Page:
Journal of Artificial Organs

, Volume 20, Issue 3, pp 236–243 | Cite as

Plasma exchange for the patients with dilated cardiomyopathy in children is safe and effective in improving both cardiac function and daily activities

  • Takeshi Moriguchi
  • Keiichi Koizumi
  • Kenichi Matsuda
  • Norikazu Harii
  • Junko Goto
  • Daiki Harada
  • Hisanori Sugawara
  • Minako Hoshiai
  • Hiroaki Kise
  • Akiyasu Baba
Original Article Apheresis


Autoantibodies against cardiac proteins play an important role in the development of dilated cardiomyopathy (DCM). The efficacy and safety of apheresis such as immunoadsorption (IA) or plasma exchange (PE) to remove such antibodies have been reported in adult DCM patients. However, apheresis for pediatric DCM has not been performed because of technical difficulty due to relatively low blood volume and instability of hemodynamics. As we have experiences of preforming apheresis on hemodynamically unstable children, we have preformed ten courses of PE on seven child DCM patients including both patients in chronic and acute phase to assess the safety and efficacy to PE. Under general anesthesia, the patients were administered PE three times during 3 days as 1 course. Simultaneously, continuous hemodiafiltration (CHDF) was performed in series with the PE circuit to stabilize hemodynamic status and to minimize the adverse effects of PE. The changes in LVEF, CTR, mBP, the dosage of furosemide and NYHA were assessed before and after the procedure of PE. There were no severe adverse effects such as systemic bleeding or refractory hypotension due to apheresis. Echocardiography showed that mean baseline LVEF was 24.3 ± 7.8%. Mean LVEF significantly increased 1 week after PE to 30.5 ± 12.5%. CTR significantly decreased after PE. Mean BP significantly increased 1 month after PE (54.5 ± 10.7 to 60.7 ± 9.8 mmHg). NYHA improved after PE significantly (NYHA; 3.4 ± 1.1 to 2.5 ± 1.1). PE is safe and effective in improving both cardiac function and daily activities.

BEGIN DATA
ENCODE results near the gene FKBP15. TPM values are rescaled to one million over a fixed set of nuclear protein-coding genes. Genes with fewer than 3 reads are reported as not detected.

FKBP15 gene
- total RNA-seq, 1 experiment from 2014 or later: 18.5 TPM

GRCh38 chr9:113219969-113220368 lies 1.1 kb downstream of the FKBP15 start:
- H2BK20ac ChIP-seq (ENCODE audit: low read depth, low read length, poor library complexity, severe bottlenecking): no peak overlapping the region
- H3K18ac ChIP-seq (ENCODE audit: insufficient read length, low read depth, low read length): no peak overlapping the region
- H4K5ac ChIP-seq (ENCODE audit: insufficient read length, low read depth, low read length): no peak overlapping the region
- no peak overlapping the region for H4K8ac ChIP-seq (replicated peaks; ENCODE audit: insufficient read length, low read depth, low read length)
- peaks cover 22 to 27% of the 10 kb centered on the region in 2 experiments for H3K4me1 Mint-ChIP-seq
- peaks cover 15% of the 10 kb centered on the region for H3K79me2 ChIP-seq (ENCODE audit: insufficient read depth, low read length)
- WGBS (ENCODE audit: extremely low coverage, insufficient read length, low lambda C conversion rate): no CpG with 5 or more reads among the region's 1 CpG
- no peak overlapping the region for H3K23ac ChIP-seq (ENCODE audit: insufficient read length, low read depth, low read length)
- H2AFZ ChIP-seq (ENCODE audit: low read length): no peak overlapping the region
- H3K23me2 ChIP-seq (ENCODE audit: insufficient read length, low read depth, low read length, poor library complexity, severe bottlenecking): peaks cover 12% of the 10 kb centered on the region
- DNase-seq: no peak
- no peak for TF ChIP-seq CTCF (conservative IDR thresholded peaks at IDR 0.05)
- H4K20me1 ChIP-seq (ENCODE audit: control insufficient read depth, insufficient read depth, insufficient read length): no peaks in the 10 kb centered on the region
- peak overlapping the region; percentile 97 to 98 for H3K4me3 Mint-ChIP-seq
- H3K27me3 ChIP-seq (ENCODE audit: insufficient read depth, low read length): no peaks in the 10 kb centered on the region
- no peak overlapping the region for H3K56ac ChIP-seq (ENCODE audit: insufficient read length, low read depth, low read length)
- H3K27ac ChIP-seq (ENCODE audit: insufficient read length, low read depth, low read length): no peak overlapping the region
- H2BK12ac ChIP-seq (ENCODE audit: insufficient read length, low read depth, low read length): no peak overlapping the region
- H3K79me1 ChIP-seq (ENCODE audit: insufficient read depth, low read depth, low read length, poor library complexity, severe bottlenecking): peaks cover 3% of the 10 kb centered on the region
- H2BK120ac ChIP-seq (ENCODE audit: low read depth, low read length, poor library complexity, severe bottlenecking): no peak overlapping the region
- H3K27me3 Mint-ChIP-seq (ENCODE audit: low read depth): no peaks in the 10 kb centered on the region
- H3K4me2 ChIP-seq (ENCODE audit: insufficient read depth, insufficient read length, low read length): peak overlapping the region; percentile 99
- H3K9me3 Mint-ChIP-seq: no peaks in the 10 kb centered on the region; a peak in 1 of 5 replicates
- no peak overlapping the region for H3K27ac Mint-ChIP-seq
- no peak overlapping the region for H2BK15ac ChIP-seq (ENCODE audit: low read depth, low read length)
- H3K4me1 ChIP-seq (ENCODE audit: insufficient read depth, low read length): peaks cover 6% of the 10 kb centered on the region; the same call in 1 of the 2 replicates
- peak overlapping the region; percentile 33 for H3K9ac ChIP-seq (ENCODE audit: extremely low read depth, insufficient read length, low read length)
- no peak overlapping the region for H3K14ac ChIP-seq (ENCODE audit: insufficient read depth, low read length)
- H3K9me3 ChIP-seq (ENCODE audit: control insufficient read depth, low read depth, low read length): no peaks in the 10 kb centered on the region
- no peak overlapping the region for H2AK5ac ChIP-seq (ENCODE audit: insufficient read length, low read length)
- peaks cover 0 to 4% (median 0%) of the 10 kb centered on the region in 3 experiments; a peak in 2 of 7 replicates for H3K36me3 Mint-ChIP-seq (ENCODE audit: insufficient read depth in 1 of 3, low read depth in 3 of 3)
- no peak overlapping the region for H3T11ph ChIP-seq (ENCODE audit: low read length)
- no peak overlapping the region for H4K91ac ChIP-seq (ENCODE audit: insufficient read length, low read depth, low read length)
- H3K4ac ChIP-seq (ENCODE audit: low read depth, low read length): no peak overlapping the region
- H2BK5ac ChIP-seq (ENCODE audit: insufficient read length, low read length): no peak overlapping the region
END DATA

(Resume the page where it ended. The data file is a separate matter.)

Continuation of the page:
Dilated cardiomyopathy Child Apheresis Plasma exchange CHDF 



I appreciate prof. Kanji Sugita, M.D., Ph.D., Takako Toda MD (University of Yamanashi School of Medicine, Department of Pediatrics) for conducting the present study. I appreciate Brittany Davis and Andrew Taylor for an act of proofreading. This study is supported by Yamanashi University research endowment program.

Compliance with ethical standards

Conflict of interest

There are no conflicts of interest, including related consultancies, shareholdings and funding grants.


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Copyright information

© The Japanese Society for Artificial Organs 2017

Authors and Affiliations

  • Takeshi Moriguchi
    • 1
  • Keiichi Koizumi
    • 2
  • Kenichi Matsuda
    • 1
  • Norikazu Harii
    • 1
  • Junko Goto
    • 1
  • Daiki Harada
    • 1
  • Hisanori Sugawara
    • 1
  • Minako Hoshiai
    • 2
  • Hiroaki Kise
    • 2
  • Akiyasu Baba
    • 3
  1. 1.Department of Emergency and Critical Care MedicineUniversity of Yamanashi School of MedicineChuoJapan
  2. 2.Department of PediatricsUniversity of Yamanashi School of MedicineChuoJapan
  3. 3.Department of CardiologyTokyo Dental College Ichikawa General HospitalIchikawaJapan

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